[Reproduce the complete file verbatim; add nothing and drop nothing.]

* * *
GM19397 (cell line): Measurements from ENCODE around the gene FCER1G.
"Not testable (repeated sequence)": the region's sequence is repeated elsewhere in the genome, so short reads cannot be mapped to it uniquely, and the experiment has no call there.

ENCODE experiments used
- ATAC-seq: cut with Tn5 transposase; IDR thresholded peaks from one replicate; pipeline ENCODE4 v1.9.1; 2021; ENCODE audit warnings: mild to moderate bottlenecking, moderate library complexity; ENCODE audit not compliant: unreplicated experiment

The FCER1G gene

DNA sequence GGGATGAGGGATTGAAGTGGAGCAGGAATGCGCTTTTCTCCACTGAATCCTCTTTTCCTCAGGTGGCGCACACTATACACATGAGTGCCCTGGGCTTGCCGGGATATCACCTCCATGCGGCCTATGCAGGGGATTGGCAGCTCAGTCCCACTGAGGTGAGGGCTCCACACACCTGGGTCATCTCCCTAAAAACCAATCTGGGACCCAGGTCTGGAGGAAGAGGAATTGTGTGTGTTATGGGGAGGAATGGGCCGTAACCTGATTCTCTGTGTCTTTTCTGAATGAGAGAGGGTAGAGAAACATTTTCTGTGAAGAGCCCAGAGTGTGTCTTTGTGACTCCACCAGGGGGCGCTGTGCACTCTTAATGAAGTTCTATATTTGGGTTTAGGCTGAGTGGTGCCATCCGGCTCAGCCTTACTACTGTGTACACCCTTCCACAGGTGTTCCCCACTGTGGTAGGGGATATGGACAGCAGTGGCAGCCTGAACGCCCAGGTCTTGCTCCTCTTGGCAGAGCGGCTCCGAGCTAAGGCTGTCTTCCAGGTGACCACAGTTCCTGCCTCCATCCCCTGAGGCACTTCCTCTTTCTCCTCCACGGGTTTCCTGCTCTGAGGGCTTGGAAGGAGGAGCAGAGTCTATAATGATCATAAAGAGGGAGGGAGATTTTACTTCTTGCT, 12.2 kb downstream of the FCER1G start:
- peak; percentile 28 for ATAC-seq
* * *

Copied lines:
GM19397 (cell line): Measurements from ENCODE around the gene FCER1G.
"Not testable (repeated sequence)": the region's sequence is repeated elsewhere in the genome, so short reads cannot be mapped to it uniquely, and the experiment has no call there.

ENCODE experiments used
- ATAC-seq: cut with Tn5 transposase; IDR thresholded peaks from one replicate; pipeline ENCODE4 v1.9.1; 2021; ENCODE audit warnings: mild to moderate bottlenecking, moderate library complexity; ENCODE audit not compliant: unreplicated experiment

The FCER1G gene

DNA sequence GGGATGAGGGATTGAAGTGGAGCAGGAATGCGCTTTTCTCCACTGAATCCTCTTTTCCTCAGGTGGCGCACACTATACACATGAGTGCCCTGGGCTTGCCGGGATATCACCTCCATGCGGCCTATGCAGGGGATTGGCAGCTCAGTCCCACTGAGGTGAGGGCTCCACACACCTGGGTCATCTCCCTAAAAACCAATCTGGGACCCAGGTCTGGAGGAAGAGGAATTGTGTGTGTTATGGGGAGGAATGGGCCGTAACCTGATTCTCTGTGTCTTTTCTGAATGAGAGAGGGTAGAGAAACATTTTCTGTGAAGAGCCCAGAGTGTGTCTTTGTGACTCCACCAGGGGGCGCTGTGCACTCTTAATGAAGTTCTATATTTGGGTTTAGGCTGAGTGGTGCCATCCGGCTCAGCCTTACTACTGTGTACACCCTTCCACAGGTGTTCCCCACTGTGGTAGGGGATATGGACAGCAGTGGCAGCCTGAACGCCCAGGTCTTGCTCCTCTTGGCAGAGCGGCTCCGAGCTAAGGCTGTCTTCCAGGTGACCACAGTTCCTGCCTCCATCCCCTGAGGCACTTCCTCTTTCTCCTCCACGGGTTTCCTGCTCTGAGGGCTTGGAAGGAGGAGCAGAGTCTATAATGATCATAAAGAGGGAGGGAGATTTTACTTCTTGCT, 12.2 kb downstream of the FCER1G start:
- peak; percentile 28 for ATAC-seq